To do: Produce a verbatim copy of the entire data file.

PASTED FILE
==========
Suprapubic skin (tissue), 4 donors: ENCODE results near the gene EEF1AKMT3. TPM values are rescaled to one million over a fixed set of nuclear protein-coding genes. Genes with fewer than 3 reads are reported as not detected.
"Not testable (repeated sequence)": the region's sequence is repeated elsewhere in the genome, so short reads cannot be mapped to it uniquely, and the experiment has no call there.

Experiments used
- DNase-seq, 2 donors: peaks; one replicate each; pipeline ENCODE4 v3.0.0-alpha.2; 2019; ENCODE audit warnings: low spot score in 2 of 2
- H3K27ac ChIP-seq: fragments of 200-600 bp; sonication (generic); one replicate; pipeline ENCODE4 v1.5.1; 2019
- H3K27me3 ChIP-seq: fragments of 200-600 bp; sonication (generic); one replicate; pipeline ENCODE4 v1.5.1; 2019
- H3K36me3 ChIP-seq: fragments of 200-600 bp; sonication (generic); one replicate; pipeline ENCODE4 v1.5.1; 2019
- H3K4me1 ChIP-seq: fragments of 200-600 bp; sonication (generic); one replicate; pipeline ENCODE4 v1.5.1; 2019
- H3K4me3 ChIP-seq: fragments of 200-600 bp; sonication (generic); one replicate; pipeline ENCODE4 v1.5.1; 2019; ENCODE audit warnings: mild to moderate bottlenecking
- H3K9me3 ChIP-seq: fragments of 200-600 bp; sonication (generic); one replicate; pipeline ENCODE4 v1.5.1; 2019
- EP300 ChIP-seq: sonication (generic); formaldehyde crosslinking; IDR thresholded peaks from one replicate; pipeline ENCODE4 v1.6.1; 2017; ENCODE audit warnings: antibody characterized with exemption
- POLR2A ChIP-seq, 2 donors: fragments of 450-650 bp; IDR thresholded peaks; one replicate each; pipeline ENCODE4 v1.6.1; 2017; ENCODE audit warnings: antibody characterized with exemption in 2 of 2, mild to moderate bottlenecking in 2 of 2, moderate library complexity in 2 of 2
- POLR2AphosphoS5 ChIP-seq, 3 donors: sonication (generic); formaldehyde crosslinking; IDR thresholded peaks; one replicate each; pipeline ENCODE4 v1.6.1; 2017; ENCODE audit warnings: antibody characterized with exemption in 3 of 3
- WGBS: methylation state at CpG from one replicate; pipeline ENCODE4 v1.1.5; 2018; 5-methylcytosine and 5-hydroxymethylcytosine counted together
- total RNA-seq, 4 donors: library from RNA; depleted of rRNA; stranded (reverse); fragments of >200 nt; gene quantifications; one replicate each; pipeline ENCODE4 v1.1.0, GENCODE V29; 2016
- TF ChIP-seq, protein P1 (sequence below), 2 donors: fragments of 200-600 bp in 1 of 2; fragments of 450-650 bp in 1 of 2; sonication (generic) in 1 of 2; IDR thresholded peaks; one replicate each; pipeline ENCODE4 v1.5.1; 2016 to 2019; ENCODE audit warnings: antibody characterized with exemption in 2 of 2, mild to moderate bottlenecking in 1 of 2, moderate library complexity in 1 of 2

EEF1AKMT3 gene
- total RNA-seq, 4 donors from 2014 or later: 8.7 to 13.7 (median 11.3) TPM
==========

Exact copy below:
Suprapubic skin (tissue), 4 donors: ENCODE results near the gene EEF1AKMT3. TPM values are rescaled to one million over a fixed set of nuclear protein-coding genes. Genes with fewer than 3 reads are reported as not detected.
"Not testable (repeated sequence)": the region's sequence is repeated elsewhere in the genome, so short reads cannot be mapped to it uniquely, and the experiment has no call there.

Experiments used
- DNase-seq, 2 donors: peaks; one replicate each; pipeline ENCODE4 v3.0.0-alpha.2; 2019; ENCODE audit warnings: low spot score in 2 of 2
- H3K27ac ChIP-seq: fragments of 200-600 bp; sonication (generic); one replicate; pipeline ENCODE4 v1.5.1; 2019
- H3K27me3 ChIP-seq: fragments of 200-600 bp; sonication (generic); one replicate; pipeline ENCODE4 v1.5.1; 2019
- H3K36me3 ChIP-seq: fragments of 200-600 bp; sonication (generic); one replicate; pipeline ENCODE4 v1.5.1; 2019
- H3K4me1 ChIP-seq: fragments of 200-600 bp; sonication (generic); one replicate; pipeline ENCODE4 v1.5.1; 2019
- H3K4me3 ChIP-seq: fragments of 200-600 bp; sonication (generic); one replicate; pipeline ENCODE4 v1.5.1; 2019; ENCODE audit warnings: mild to moderate bottlenecking
- H3K9me3 ChIP-seq: fragments of 200-600 bp; sonication (generic); one replicate; pipeline ENCODE4 v1.5.1; 2019
- EP300 ChIP-seq: sonication (generic); formaldehyde crosslinking; IDR thresholded peaks from one replicate; pipeline ENCODE4 v1.6.1; 2017; ENCODE audit warnings: antibody characterized with exemption
- POLR2A ChIP-seq, 2 donors: fragments of 450-650 bp; IDR thresholded peaks; one replicate each; pipeline ENCODE4 v1.6.1; 2017; ENCODE audit warnings: antibody characterized with exemption in 2 of 2, mild to moderate bottlenecking in 2 of 2, moderate library complexity in 2 of 2
- POLR2AphosphoS5 ChIP-seq, 3 donors: sonication (generic); formaldehyde crosslinking; IDR thresholded peaks; one replicate each; pipeline ENCODE4 v1.6.1; 2017; ENCODE audit warnings: antibody characterized with exemption in 3 of 3
- WGBS: methylation state at CpG from one replicate; pipeline ENCODE4 v1.1.5; 2018; 5-methylcytosine and 5-hydroxymethylcytosine counted together
- total RNA-seq, 4 donors: library from RNA; depleted of rRNA; stranded (reverse); fragments of >200 nt; gene quantifications; one replicate each; pipeline ENCODE4 v1.1.0, GENCODE V29; 2016
- TF ChIP-seq, protein P1 (sequence below), 2 donors: fragments of 200-600 bp in 1 of 2; fragments of 450-650 bp in 1 of 2; sonication (generic) in 1 of 2; IDR thresholded peaks; one replicate each; pipeline ENCODE4 v1.5.1; 2016 to 2019; ENCODE audit warnings: antibody characterized with exemption in 2 of 2, mild to moderate bottlenecking in 1 of 2, moderate library complexity in 1 of 2

EEF1AKMT3 gene
- total RNA-seq, 4 donors from 2014 or later: 8.7 to 13.7 (median 11.3) TPM